I hope now you have a better idea of how much a typical promo video costs and why getting an awesome one minute video produced by Grumo Media is a smoking deal!

Related Articles:
Why Grumo demo videos costs so much
Why every website needs a great explanatory video
Step by step guide to produce a promo video
Get a demo video produced by Grumo Media
Learn to create your own awesome demo video

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27 thoughts on “How much a typical promo video costs?

  1. maloki Reply

    and the first thing that popsinto my head is.. Why don’t you have Flattr? 😉

    Really good interesting and informational post. A lot of times people get blinded by what they think they can and can’t afford.

  2. Anonymous Reply

    Unbelievably good article – Honest and gets right to the numbers in detail. How many would do this? Answer = not many. But you justify so well. By the By – loved the Andrew Warner interview….keep going….keep going!

  3. London Lyric Reply

    Thanks for the article Miguel. Now I know that I have been getting cheated out of a lot of money for 8 years now. This is a much read for all of us animators.This article woke me up. Thanks so much bro=)


  4. Sunbash Adesegun Sun-Basorun Reply

    Terrific Post good sir. This is much needed information for new startups or even very established business people that have never paid much attention to new media. Now if only someone would create the same industry standard breakdown for producing grumo grade mockups/screenshots of a wireframed UI…

  5. Carlos Correia Reply

    Great article i agree some projects way be done in this line of costs nut…

    I think you left some itens out, the asset creation, chars sets, vfx quantity… this can make the minute go to a lot higher costs. and the ability to make major changes in the fly, big structures have this ability due to the ammount of human and teck resources available, let’s not forget some changes mean starting the project almost from the begining again.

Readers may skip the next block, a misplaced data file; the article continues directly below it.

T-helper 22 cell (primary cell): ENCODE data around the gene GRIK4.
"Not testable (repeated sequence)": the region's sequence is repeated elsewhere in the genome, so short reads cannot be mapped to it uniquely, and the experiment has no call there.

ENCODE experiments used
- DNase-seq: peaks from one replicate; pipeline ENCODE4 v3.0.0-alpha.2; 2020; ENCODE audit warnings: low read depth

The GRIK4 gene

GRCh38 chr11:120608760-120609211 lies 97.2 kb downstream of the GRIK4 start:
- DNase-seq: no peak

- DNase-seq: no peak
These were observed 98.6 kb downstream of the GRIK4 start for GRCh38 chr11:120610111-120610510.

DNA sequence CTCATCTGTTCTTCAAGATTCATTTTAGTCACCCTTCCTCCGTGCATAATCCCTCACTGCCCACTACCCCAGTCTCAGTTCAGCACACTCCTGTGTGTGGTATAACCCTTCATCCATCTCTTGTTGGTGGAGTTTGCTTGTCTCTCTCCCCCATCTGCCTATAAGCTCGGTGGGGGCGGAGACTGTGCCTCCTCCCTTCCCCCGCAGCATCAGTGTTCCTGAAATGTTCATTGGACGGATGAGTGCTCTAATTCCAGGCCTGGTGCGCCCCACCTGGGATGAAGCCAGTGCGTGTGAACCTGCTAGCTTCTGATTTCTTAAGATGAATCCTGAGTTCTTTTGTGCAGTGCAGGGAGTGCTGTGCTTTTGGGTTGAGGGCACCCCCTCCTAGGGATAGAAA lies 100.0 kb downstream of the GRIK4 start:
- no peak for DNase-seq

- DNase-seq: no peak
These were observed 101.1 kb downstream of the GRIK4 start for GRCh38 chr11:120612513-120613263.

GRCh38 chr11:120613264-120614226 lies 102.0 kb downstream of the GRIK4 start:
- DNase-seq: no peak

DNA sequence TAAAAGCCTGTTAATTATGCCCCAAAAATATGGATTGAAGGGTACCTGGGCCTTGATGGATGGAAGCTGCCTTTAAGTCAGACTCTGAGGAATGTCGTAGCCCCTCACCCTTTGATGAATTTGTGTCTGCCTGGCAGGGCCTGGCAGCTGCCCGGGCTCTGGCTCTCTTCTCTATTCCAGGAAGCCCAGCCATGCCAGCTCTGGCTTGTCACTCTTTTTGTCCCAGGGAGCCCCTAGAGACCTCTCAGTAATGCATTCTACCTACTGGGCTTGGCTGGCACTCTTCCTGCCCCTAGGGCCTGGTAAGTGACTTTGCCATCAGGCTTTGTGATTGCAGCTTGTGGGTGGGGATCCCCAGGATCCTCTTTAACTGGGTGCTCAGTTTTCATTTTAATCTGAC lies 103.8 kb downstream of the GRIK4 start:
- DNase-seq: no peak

6. Peter Chon Reply

    Thanks for the great read. I definitely agree on all of your reasoning – unfortunately most people think having access to the equipment automatically qualifies them as a “professional.”

    The sentence I dread the most is “Well, my nephew is pretty good at drawing…”

  7. carmine morra Reply

    Hey Miggy,
    I’m working through your training. Got it from appsumo. Really awesome stuff. I’m on the east coast in CT. I can’t find anybody who will work at the rates you quote here. Not sure when you posted it but the rates for talent in CT are double (even triple) these. Additionally, I plan to sell this very type thingy out here. (you’re ok w/that right?) I’m actually going to tell folks “The Grumo way is how we do it, check out the grumomedia site bla bla…” Of course they could hire you and that’s their prerogative. But if they get to this page I’m up fudge creek, can’t compete.

    • Grumo Media Reply

      So happy you are enjoying the Grumo course!
      By all means Carmine, I love to hear our work inspire others to do similar stuff and I hope you can be very successful selling your own grumos 😉

  8. StudioMultimédia Gon'Interacti Reply

    Well written. we hope more and more potential client will understand that.

  9. Mark LaBarr Reply

    Hey, I’ve been doing explainer videos for a while, and it would be a great pleasure if you could take a look at one of mine and give me an estimate on how you would price it. I finished in two weeks, and took another week for revisions. (Even though I didn’t make the script and voice-over, please factor that in)

  10. Jonathan Baker Reply

    Hi, thanks for this blog. Me and my business partner are thinking of shooting a promotional video for our new dairy product. We are already in talks with a video production service in Hamilton. But before signing the deal we wanted to have an idea about how much a normal ad video would cost. Thanks for helping out. Your blog was really informative. Thanks again for the share.

  11. Wesley Carothers Reply

    I am in the beginning phase of getting a 30 second ad done for local advertising. What I am wondering if you can add animated heads on real bodies? My ad requires people’s heads to change. Is that possible to do and if so how much would it be per second?

    • Miguel Hernandez Reply

      Hi Wesley,
      Changing people’s heads with animated ones?
      That would be so much fun! 🙂
      The cost would depend on these factors: duration of the ad, number of heads to be replaced, and complexity of the animated heads (are they detailed faces with expressions? or South Park like circles that split in two?).
      We know the duration (30 secs) but to be able to give you a cost we would need to know the answers to the other two questions. Please write to with more info. We’d love to help!

  12. Eldon Hornbacher Reply

    Hello, Would you say these rates are still current, if not a revised post would be awesome!